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Are stags and hens good for the city?

Some people don't like such visitors, but are they just killjoys?

Written by . Published on November 21st 2011.


Are stags and hens good for the city?

IS Liverpool the new Crapital of Boozy Parties?

It starts early on Friday with a procession of stag and hen revellers parading towards city centre bars. You can spot the non- blushing bride a mile off, she’s the one carrying the jumbo-sized inflatable penis.

The groom, likewise, will be cavorting with an inflatable life-sized naked woman. They’ll have checked into their dorms at the apartment-motels, daubed themselves with warpaint and and entered the fray. This is Friday Night Fever, Liverpool style.

The pre-wedding visitors are usually guilty of nothing
more than being lousy singers in the karaoke bars

 Like it or not, it has become a nice little earner for Liverpool’s leisure and tourism industry. The street cleaners are also in on the act, mopping up the vomit on those late night treks back to the dorms.

Well if stag and hen parties have been good enough to prop up Blackpool and Rhyl for decades why not Liverpool? Maybe there is scope for a telly drama like The Only Way is Scouse-sex. Oh, sorry, there is.

Stephen Roberts, deputy chairman of the Liverpool Hoteliers Association, says there is a danger of the city devaluing its “offer” by becoming a favourite destination for such raucousness.

Mr Roberts, custodian of the Crowne Plaza down at Princes Dock, adds that despite increased visitor numbers there is considerable oversupply of hotel accommodation in general in the city.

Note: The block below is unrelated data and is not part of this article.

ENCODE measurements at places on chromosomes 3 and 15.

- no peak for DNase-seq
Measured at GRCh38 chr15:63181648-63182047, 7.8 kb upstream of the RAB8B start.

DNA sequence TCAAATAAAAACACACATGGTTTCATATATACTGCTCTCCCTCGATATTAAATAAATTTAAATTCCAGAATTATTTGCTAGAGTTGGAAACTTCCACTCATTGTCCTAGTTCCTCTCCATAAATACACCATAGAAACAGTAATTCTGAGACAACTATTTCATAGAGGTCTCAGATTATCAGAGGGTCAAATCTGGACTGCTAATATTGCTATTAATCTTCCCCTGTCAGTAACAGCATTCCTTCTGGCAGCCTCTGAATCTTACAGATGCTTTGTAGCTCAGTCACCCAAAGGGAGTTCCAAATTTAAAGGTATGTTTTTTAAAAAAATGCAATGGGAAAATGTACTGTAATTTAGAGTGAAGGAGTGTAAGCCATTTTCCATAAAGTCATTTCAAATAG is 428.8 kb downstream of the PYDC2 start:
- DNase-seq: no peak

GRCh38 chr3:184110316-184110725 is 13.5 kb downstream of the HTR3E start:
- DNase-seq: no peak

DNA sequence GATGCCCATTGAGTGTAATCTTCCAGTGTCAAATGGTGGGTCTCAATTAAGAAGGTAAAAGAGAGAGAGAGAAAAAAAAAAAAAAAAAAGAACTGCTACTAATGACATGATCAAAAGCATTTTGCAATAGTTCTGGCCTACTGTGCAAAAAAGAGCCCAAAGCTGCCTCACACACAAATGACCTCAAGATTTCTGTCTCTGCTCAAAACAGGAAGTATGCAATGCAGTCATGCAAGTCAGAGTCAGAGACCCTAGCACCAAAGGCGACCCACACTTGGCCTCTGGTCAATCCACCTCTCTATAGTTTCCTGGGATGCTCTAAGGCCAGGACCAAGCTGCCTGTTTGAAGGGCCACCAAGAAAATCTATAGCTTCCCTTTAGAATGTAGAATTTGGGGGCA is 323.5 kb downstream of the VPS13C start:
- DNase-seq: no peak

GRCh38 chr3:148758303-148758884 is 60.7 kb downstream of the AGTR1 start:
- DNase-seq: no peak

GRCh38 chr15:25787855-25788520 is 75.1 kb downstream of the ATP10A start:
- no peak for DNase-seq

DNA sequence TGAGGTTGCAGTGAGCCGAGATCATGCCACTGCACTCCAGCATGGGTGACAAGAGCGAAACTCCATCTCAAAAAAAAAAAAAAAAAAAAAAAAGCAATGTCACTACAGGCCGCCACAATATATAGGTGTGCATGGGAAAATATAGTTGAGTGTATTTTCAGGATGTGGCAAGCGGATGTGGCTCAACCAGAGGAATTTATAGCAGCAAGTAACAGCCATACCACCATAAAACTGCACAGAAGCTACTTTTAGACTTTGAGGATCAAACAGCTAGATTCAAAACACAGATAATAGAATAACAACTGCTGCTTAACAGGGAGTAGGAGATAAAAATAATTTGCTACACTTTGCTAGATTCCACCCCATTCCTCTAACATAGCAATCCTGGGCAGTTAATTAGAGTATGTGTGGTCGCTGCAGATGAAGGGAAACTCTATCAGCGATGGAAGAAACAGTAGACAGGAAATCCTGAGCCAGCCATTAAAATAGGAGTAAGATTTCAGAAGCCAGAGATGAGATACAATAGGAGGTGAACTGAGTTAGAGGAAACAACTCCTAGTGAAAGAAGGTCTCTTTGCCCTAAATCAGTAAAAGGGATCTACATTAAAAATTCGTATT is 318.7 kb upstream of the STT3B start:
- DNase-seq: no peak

He was commenting on the news the former gold-domed headquarters of the Royal and Sun Alliance is being converted into a 125-bed Travelodge, at a cost of £3.5m.

The impressive building was vacated by the Royal when it moved in the 1970s to the infamous giant sandcastle in Old Hall Street.

Hotel developers, particularly at the budget end of the market, seem keen to invest in and around Liverpool. And why not? Cheaper rooms will attract not just the friends of people about to embark on a matrimonial journey, but a whole range of visitors, theatre goers, museum visitors, lovers of architecture.

The more the merrier and, as far as I have observed, the pre-wedding visitors are usually guilty of nothing more than being lousy singers in the karaoke bars.

1.1264803776.Table-Dancing
Despite concerns raised about possible over-provision of hotel beds, figures released a few days ago by The Mersey Partnership are encouraging.

The City Region’s visitor economy is performing strongly, sustaining growth and bucking national trends, say TMP.

Latest figures show a 5pc growth in visitor spend and tourism supported jobs and an increase of 8pc in staying visitors and 4pc in day visitors compared to the previous year..

Independent research shows in 2010 an estimated 54.5m visitor trips were made to Liverpool City Region, including 4.4m staying visitors and 50.1m day visitors.

Liverpool’s success compares with UK performance figures which estimate that in 2010 domestic overnight tourism fell by 5pc.

TMP Chief Executive, Lorraine Rogers, said: “Liverpool City Region’s vsitor economy is not only showing strong growth but is significantly exceeding national performance levels. Other research shows growth in the City Region’s Visitor Economy in 2010 was ranked third ahead of other sectors including transport, financial services and manufacturing.”

City Council Leader Joe Anderson, said: “The economic impact of the visitor economy should never be underestimated as it brings millions of pounds into the city, helps create jobs and brings in investment.”

The good news is the improved performance in 2010 already appears to be continuing into 2011 according to the latest research into the performance of the destination’s hotel sector. Between July and September a total of 642,944 rooms were sold – an increase of 6.8pc on the same period last year.

So what is tourism and leisure and all of those stag and hen parties worth to Liverpool? Leisure and tourism earns us £4.2bn a year and supports 55,000 jobs.

Make mine a WKD.

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